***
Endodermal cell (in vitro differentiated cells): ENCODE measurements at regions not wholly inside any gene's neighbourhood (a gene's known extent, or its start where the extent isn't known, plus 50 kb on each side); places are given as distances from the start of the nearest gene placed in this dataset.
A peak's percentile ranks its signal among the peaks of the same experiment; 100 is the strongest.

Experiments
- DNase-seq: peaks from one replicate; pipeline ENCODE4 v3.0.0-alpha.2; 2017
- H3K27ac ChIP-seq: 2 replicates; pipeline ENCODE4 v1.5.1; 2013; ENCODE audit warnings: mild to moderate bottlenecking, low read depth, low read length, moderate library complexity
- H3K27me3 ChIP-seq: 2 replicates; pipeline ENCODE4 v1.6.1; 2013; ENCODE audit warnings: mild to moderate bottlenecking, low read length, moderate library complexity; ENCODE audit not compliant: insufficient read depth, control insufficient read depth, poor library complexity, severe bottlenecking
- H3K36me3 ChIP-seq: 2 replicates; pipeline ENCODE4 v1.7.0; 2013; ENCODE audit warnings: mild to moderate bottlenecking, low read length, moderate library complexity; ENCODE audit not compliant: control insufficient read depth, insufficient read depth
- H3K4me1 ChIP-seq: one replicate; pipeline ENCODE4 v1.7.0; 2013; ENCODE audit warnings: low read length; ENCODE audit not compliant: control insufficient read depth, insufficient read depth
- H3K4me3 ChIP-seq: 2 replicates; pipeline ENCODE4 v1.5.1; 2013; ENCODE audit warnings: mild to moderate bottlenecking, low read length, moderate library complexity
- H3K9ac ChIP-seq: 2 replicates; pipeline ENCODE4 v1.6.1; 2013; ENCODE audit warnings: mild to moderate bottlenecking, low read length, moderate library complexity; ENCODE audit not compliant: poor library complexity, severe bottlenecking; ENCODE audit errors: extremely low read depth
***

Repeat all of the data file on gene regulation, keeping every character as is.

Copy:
Endodermal cell (in vitro differentiated cells): ENCODE measurements at regions not wholly inside any gene's neighbourhood (a gene's known extent, or its start where the extent isn't known, plus 50 kb on each side); places are given as distances from the start of the nearest gene placed in this dataset.
A peak's percentile ranks its signal among the peaks of the same experiment; 100 is the strongest.

Experiments
- DNase-seq: peaks from one replicate; pipeline ENCODE4 v3.0.0-alpha.2; 2017
- H3K27ac ChIP-seq: 2 replicates; pipeline ENCODE4 v1.5.1; 2013; ENCODE audit warnings: mild to moderate bottlenecking, low read depth, low read length, moderate library complexity
- H3K27me3 ChIP-seq: 2 replicates; pipeline ENCODE4 v1.6.1; 2013; ENCODE audit warnings: mild to moderate bottlenecking, low read length, moderate library complexity; ENCODE audit not compliant: insufficient read depth, control insufficient read depth, poor library complexity, severe bottlenecking
- H3K36me3 ChIP-seq: 2 replicates; pipeline ENCODE4 v1.7.0; 2013; ENCODE audit warnings: mild to moderate bottlenecking, low read length, moderate library complexity; ENCODE audit not compliant: control insufficient read depth, insufficient read depth
- H3K4me1 ChIP-seq: one replicate; pipeline ENCODE4 v1.7.0; 2013; ENCODE audit warnings: low read length; ENCODE audit not compliant: control insufficient read depth, insufficient read depth
- H3K4me3 ChIP-seq: 2 replicates; pipeline ENCODE4 v1.5.1; 2013; ENCODE audit warnings: mild to moderate bottlenecking, low read length, moderate library complexity
- H3K9ac ChIP-seq: 2 replicates; pipeline ENCODE4 v1.6.1; 2013; ENCODE audit warnings: mild to moderate bottlenecking, low read length, moderate library complexity; ENCODE audit not compliant: poor library complexity, severe bottlenecking; ENCODE audit errors: extremely low read depth